...
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Challenge: The Authenticity Risk

(2) Comments | Posted July 6, 2012 | 6:23 PM

When it comes to dismantling digital deception, a man emerges as an ideal female model.

Last week, an enemy of women became a hero. And I'll say something I rarely utter: I want to follow a man's lead, and you should, too. Come with me for a moment.

You're standing...

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Christ and Consumerism: 'Priceless' At What Price?

(11) Comments | Posted December 14, 2011 | 8:16 PM

For the longest time, I thought something was really wrong with me.

Over the 12 or so years I spent in the corporate marketing world as an advertising executive for global entities like Citigroup, MasterCard and the ad agencies that animate their brands, it became an increasingly perplexing problem. Even...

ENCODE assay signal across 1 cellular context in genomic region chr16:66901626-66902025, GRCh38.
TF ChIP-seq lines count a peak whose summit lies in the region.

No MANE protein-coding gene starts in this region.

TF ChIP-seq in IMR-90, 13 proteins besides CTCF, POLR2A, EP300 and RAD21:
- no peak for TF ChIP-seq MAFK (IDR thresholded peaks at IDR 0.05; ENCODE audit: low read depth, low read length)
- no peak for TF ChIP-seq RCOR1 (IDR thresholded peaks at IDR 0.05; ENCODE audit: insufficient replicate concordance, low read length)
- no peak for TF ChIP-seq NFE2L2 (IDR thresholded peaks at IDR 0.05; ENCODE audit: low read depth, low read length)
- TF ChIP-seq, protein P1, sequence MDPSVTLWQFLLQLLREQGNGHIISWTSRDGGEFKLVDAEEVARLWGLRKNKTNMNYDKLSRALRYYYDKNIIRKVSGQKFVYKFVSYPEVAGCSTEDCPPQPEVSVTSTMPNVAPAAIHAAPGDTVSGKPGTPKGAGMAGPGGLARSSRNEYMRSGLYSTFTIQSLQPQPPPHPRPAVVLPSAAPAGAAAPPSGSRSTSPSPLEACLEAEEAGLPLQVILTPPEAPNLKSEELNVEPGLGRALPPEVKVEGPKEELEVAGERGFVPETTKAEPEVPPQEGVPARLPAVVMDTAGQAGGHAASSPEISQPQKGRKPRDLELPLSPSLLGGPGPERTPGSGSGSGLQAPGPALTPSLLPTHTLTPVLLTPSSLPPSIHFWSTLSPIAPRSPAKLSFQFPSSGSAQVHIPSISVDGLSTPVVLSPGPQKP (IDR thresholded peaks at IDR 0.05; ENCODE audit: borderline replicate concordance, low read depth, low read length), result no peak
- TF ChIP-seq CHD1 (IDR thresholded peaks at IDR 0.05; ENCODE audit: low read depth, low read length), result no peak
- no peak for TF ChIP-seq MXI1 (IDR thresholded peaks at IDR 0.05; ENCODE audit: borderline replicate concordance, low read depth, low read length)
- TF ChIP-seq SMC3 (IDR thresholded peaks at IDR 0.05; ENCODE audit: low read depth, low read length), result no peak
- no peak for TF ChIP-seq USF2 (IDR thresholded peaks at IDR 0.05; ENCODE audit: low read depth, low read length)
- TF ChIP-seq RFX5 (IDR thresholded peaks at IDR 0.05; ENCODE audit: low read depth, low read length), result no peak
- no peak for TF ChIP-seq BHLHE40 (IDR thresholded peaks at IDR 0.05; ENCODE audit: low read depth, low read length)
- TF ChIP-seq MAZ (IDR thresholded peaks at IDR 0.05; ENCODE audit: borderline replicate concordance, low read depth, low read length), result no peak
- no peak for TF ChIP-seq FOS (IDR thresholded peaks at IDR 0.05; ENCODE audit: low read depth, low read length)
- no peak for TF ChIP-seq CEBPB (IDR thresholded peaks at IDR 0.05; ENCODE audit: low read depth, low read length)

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Six Degrees of Charlie Sheen: God, Fame Games & the Global Female

(2) Comments | Posted March 22, 2011 | 11:02 AM

When Jesus announced his ministry to a synagogue of marginalized Jews in Nazareth during the upheaval of the first-century Roman diaspora, he read from Isaiah 61 to summarize his mission: "The Spirit of the Lord is on me, because The Lord has anointed me to preach good news to the...